But that’s only if you make as much money as a good-for-nothing corporate vice-president, a useless government executive, or a corrupt jueteng lord.

For mere mortals, the only remaining option is to take the bus to Baguio.

But what kind of bus?

Will you take the one that leaves every half-hour, forcing you to scramble madly for seats while burdened with luggage heavier than your teenage daughter’s romantic angst?

Or will you choose a pricier but more convenient alternative?

Depends on your priorities and resources.

If you have cash to spare, you can hop on a Victory Liner Manila-Baguio Deluxe bus, which charges more than half for its regular aircon trips that cost P400.

But is P700 worth the whole trip?

For some passengers, it is.


Wider seats, faster trip, bragging rights, and yes, toilets. [See: Five reasons to take Victory Liner’s Manila-Baguio Deluxe Buses]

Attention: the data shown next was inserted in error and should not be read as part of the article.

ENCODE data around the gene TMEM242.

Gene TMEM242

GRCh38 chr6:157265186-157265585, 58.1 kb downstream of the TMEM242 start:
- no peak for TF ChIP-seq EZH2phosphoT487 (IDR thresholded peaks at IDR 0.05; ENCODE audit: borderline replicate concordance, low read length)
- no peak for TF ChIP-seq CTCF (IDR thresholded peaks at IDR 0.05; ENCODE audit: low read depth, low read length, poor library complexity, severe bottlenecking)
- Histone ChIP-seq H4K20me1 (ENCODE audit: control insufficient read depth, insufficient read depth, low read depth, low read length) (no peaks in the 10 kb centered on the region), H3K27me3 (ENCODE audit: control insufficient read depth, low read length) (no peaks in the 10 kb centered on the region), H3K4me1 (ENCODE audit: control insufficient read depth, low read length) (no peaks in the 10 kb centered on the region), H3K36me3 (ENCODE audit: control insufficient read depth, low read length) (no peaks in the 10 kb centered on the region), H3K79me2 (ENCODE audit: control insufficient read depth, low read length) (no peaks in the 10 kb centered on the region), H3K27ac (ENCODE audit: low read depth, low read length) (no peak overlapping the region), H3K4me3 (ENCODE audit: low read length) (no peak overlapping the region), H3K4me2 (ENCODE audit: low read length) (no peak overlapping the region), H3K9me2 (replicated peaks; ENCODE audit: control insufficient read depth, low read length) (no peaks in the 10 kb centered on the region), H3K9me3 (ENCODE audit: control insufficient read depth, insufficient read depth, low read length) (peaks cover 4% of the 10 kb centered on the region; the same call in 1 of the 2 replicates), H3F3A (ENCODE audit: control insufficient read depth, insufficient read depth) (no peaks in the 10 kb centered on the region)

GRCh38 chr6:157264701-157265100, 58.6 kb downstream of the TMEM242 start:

But some may disagree, especially those with limited supplies of cash.

After all, why pay extra for convenience that may last for less than a day? Why indeed?

Here are three reasons why you may want to reconsider the decision to hop on that bus, Gus.*

(Disclaimer: No arrangement, financial or otherwise, has been entered into by Victory Liner, its competitors, and this website.)

1) Prehistoric ticket reservation process.

Has Victory Liner ever heard of the Internet, that nifty gadget invented by former US vice president Al Gore (who also created the myth of climate change)? If it hasn’t yet, then the company should call up the US Embassy and request a free briefing. But seriously, if an airline company which arguably has more complicated operations can allow passengers to book their tickets online, why can’t Victory do the same?

To this day, Victory’s system is laughably prehistoric.

To book a reservation onboard the Manila-Baguio Deluxe Bus, passengers are required to personally pay a visit to its Cubao terminal at least a day before departure date, fall in line at one of the windows, and hope that the clerk gets the time and seat number right.

And passengers better make sure that their dogs don’t eat their tickets. Because if they do, little old Brownie better cough it up.